GLOSSARY OF EDUCATION TERMINOLOGY
Academic advisor: An on-campus advisor who helps students select courses or programs that match their interests, career plans and academic qualifications.
Academic year: The time during which classes are taught. For example, in most Canadian universities the academic year starts in September and ends in May and is divided into two semesters. The academic year may vary slightly from school to school.
Accreditation: A process of quality assurance. Accreditation means that the standards of education established by professional authorities have been met.
Adult education: Programs and schools that target students over the age of 18. Adult education may be for literacy, language, technical or professional skills, personal interest and more.
Advanced placement: Advanced placement courses at the secondary school level may count as introductory or first-year level courses at a post-secondary institution.
Advanced standing: The waiving of the requirement to complete a course, or unit of coursework, allowing the student to move on to higher level courses. Formal credit for this coursework is not usually given.
Apprenticeship: A workplace-based training program involving both in-school studies and supervised on-the-job training. Some occupations (such as electrician) may require a term of apprenticeship as a condition of licensing.
Associate's degree: A degree granted by many community colleges on completion of a two-year program. Often used as a transfer degree. In some provinces, an associate's degree can give you priority admission to university programs in the same province as well as a guarantee of 60 transfer credits at other universities and university colleges.
Bachelor's degree: An undergraduate degree offered by universities, normally requiring three or four years of full-time study, or a set number of credits acquired in part-time study. See also: honours.
Bursary: A monetary award to help students pay for their university education. Students do not repay bursaries, and they are awarded on the basis of financial need and academic achievement.
Calendar: An annual university publication listing key dates in the academic year, admission requirements, program requirements, rules and regulations, and course descriptions. The undergraduate calendar can be obtained from the university registrar; the graduate studies office distributes the graduate calendar.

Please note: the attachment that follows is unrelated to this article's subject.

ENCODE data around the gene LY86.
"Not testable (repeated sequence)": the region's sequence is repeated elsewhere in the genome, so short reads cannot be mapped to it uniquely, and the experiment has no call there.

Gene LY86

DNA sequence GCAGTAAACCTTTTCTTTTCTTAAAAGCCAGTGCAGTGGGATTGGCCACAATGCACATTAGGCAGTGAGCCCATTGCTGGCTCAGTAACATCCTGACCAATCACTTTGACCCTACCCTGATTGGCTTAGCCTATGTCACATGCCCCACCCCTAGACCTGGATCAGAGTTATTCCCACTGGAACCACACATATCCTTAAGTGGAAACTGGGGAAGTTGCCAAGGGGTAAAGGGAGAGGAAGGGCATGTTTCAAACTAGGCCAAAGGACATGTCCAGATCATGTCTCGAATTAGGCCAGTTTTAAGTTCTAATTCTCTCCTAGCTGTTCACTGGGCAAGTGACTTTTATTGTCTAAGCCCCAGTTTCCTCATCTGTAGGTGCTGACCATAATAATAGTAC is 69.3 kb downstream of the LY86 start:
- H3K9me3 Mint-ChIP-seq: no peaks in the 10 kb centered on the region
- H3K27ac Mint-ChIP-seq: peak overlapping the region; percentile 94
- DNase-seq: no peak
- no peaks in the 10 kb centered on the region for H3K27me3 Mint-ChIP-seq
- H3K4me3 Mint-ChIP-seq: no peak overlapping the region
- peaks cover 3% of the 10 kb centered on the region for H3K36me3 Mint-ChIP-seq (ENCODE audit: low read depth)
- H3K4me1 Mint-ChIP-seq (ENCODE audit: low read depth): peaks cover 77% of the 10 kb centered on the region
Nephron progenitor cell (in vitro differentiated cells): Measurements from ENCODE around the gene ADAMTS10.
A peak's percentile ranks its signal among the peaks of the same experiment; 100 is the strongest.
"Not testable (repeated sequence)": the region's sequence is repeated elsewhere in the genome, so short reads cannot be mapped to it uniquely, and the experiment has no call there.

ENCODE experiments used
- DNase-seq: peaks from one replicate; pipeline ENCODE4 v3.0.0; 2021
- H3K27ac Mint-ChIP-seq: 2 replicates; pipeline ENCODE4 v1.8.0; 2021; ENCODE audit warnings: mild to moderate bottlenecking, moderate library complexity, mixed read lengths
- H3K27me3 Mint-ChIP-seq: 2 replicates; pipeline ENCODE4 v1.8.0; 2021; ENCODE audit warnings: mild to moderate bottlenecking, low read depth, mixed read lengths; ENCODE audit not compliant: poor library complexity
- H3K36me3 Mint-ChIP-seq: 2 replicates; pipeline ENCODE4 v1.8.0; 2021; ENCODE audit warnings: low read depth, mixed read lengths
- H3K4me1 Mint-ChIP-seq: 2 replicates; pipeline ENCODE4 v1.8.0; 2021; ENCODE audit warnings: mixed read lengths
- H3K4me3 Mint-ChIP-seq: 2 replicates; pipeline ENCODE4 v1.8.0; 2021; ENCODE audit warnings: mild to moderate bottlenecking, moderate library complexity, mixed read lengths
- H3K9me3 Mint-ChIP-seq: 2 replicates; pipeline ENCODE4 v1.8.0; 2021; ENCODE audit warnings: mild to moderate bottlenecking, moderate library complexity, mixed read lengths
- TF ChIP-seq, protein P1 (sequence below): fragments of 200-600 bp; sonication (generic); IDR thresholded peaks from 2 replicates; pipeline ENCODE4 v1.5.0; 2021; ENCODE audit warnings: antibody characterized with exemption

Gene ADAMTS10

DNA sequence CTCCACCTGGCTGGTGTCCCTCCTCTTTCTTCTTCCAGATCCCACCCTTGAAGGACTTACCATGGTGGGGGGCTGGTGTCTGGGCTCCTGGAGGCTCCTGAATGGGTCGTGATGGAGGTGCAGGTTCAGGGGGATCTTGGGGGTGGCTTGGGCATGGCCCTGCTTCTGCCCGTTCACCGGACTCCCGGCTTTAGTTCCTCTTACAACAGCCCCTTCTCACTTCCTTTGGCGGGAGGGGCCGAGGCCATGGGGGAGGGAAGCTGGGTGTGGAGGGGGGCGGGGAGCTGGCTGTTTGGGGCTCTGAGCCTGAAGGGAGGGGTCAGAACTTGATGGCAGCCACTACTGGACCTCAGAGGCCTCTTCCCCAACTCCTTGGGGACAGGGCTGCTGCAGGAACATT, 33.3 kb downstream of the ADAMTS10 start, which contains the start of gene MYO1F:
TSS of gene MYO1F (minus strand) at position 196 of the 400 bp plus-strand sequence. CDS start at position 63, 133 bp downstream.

Campus: The grounds and buildings of a school.
Career college: A vocational school, providing education in trades and other career-oriented skills. Career colleges have a less academic focus than community colleges and universities.
CEGEP: A post-secondary institution unique to Quebec. CEGEPs are the equivalent of grades 12 and 13, and prepare students for either technical or university programs.
Certificate: A qualification awarded upon successful completion of a post-secondary program which is usually 12 weeks to one year in duration.
College: In post-secondary education in Canada, a college is most often a non-bacahelor's-degree-granting institution. It may be a career college or a community college. A college typically grants certificates, diplomas and associate's degrees.
Community college: A post-secondary institution which offers both academic and technical or vocational postsecondary courses leading to an associate's degree, diploma or certificate, or academic university transfer courses that can be transferred to a university.
Continuing education: Courses designed to be taken by students--usually adults or mature students (over 18)--looking to complete a certificate or diploma program as well as those who are recreational learners. Many universities have Continuing Studies or Continuing Education departments. These departments often provide language courses and programs, among others.
Co-op program: A program allowing a student to combine academic study with work experience by spending one term on campus followed by another term working full-time at a job related to their field of study.
Credit: A unit attached to individual courses meant to measure learning or courses completed. Courses may provide one or more credits. There is a certain number of credits required for a certificate, diploma or degree.
Credit course: A course which provides one or more credits towards a chosen degree.
Curriculum: The program of study in a course or at a school. A school's curriculum defines what is taught and what courses are necessary for a program.
Dean: An administrator in charge of a division of a university or college. Each faculty of study will have its own dean (ex: Dean of Fine Arts).
Degree: A qualification awarded to a student by a university or college. Institutions must be given the authority to grant degrees by government authorities.
Department: A department is the basic organizational unit in a higher education institution, and is responsible for the academic functions in a field of study. For instance, within a Faculty of Science you might find the Department of Mathematics and Statistics, Department of Physics, Department of Chemistry, etc.
Differential fees: May also be called the Foreign Student Fee. Differential fees are charged to international undergraduate and graduate students in addition to regular tuition fees and is why international students studying in Canada pay more than local Canadian students.
Diploma: An academic credential awarded by Canadian colleges, universities and grad schools. It usually signifies the completion of a 1- to 2-year program. Diploma is also the name for the credential awarded at the end of high school in Canada.